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Sandra Feldman, who spent two decades heading up teachers unions on the local, state and national levels, lost her long battle with breast cancer Sunday at the age of 65; she'd stepped down as president of the American Federation of Teachers last year after a recurrence of the illness.
Though we had our differences with her over the years, we join with the colleagues and union members she served so faithfully in mourning her loss.
From her first days in kindergarten at P.S. 188 in Coney Island, Sandy Feldman was a product of New York City education, graduating from James Madison HS and earning degrees at Brooklyn College and NYU.
Her first stint as a teacher did not go well - she left the system after just one term, only to return several years later after working as a substitute.
For 11 years, she headed up the AFT's largest affiliate, the United Federation of Teachers, which represents the city's teachers. She also founded the statewide New York State Union of Teachers, which - appropriately - recently gave her a distinguished-service award named for her mentor, the late Albert Shanker.
In 1997, she followed in Shanker's footsteps and won election as president of the national union. There she became a strong proponent of strict academic standards - for both students and teachers - and rigorous teacher training.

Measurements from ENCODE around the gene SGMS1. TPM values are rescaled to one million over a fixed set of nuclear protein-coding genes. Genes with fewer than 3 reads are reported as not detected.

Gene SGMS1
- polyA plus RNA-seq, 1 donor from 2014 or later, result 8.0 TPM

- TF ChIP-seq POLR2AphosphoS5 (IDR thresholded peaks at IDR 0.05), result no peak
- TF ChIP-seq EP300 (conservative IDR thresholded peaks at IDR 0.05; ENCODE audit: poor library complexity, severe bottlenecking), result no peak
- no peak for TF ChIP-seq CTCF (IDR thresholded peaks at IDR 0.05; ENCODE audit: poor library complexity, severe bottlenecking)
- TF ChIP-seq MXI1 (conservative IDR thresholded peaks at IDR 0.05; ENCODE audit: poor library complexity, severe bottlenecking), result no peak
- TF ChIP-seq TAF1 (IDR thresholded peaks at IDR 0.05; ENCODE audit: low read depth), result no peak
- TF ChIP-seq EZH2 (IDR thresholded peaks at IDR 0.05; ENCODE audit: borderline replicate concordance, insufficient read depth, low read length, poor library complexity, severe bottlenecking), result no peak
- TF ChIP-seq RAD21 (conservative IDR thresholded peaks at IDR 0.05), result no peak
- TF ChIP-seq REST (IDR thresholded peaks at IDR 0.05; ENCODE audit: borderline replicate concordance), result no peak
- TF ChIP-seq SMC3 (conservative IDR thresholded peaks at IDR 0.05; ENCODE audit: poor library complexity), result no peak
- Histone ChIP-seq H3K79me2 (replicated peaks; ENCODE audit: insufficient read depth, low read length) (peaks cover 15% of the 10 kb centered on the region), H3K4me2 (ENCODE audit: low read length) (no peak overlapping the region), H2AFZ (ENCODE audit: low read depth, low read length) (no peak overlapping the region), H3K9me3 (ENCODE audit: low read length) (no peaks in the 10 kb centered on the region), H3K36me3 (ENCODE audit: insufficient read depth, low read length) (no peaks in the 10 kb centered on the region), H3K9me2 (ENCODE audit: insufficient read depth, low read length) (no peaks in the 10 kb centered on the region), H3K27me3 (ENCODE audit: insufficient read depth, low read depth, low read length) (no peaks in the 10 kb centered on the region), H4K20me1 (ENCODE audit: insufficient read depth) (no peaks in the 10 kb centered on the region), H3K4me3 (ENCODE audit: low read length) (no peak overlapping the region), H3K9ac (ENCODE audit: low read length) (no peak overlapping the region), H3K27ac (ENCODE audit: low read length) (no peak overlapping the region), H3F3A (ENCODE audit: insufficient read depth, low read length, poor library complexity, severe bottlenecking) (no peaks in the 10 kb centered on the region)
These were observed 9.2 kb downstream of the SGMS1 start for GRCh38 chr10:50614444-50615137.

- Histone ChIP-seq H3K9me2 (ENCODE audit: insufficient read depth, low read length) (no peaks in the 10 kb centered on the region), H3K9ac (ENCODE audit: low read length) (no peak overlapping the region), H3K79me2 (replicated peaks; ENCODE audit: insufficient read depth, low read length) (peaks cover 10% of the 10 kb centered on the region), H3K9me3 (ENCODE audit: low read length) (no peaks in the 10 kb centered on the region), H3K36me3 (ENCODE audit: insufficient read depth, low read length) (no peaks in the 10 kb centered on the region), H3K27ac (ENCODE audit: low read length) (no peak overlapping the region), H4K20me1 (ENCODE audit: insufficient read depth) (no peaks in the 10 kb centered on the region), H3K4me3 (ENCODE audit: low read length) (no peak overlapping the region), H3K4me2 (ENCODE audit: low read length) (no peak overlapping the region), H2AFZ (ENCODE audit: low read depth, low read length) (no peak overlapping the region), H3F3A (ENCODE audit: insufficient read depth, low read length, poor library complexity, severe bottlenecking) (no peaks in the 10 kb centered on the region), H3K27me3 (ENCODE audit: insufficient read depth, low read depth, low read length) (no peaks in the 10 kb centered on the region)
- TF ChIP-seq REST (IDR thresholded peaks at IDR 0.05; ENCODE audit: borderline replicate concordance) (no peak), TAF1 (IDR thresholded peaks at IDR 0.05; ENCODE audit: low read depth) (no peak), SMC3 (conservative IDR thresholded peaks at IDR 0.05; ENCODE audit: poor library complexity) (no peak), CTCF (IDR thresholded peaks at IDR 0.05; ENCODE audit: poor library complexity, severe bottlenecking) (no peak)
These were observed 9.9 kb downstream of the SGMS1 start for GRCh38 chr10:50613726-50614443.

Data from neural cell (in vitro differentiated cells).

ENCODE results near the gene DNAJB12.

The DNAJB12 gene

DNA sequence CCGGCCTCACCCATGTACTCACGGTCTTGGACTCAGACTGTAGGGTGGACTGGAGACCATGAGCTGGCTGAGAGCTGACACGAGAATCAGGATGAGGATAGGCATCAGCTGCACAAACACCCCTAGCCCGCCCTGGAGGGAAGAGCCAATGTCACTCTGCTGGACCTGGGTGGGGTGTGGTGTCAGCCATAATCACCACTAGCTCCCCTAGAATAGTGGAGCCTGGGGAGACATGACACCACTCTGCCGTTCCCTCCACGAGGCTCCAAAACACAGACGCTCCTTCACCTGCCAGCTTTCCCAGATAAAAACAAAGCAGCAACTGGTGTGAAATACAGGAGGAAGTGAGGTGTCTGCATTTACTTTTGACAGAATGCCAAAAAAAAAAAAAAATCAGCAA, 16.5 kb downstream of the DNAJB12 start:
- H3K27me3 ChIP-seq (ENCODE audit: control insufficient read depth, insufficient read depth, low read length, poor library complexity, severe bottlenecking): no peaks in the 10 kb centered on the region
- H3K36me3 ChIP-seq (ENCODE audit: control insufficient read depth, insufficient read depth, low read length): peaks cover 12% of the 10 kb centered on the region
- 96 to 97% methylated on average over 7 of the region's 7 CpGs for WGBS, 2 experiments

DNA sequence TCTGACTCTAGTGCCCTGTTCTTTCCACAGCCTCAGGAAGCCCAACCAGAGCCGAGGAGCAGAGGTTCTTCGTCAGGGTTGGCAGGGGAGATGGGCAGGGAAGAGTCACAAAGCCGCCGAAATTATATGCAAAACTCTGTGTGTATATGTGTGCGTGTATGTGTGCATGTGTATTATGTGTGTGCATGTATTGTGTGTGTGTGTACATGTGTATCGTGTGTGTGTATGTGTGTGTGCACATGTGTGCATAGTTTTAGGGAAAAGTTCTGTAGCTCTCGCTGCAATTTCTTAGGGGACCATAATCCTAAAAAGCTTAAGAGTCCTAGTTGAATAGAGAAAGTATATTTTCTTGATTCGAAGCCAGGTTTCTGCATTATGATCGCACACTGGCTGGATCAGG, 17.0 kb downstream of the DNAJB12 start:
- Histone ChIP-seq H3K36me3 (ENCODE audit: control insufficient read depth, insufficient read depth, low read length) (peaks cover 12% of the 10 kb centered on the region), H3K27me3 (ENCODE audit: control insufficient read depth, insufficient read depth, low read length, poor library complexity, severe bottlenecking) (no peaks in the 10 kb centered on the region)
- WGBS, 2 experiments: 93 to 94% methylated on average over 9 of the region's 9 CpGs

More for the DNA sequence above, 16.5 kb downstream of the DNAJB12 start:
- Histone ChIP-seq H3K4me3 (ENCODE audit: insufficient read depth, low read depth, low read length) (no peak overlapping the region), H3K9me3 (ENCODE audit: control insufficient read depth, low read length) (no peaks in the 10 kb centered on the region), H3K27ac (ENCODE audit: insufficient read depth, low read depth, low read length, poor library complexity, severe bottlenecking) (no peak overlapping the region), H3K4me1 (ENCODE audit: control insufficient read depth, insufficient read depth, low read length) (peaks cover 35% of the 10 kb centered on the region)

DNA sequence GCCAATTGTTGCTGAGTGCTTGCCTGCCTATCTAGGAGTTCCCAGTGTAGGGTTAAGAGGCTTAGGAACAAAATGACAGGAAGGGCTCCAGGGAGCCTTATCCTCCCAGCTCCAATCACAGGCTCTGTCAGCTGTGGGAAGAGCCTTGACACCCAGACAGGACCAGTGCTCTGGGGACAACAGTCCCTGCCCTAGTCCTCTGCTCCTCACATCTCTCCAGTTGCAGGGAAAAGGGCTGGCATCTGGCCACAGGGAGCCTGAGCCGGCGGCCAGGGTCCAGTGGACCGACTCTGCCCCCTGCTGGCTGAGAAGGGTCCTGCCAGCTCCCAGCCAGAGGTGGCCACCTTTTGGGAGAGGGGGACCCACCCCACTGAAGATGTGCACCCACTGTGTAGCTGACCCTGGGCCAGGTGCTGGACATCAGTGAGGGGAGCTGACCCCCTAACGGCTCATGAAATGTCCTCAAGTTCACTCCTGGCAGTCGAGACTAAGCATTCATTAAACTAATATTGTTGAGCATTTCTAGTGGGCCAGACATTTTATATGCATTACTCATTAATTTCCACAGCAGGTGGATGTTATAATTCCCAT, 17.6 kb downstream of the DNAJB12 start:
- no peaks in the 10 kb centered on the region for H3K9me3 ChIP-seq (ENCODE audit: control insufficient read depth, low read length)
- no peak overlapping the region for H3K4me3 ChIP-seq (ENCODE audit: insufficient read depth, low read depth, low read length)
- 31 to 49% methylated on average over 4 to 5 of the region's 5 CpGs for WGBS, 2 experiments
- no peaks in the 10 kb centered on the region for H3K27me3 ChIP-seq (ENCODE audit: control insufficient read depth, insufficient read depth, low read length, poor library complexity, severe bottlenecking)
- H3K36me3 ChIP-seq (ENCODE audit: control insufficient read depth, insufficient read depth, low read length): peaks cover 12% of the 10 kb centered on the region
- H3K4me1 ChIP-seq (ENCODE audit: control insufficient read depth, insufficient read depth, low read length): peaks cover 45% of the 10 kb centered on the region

"We can't reach first-class standards without first-class teachers," Feldman told a 2002 White House Conference on Preparing Tomorrow's Teachers. By first-class, she said, she meant "dedicated professionals who have a wide and deep understanding of their subject and a repertoire of proven strategies for delivering it to their students."
Indeed, she said, "state licensing bodies and professional standards boards should require that entering teachers meet high standards that include knowledge of their disciplines, of how students learn and of the liberal arts and sciences."
As a union leader, she fought fiercely and effectively for her members' benefit. Yet, as then-Mayor Ed Koch once noted, "You couldn't find anyone who is more stand-up for unionism and her members, but at the same time makes decisions on their merits, not by knee-jerk ideology."
Teachers everywhere - but especially in New York - were lucky to have her as an advocate.
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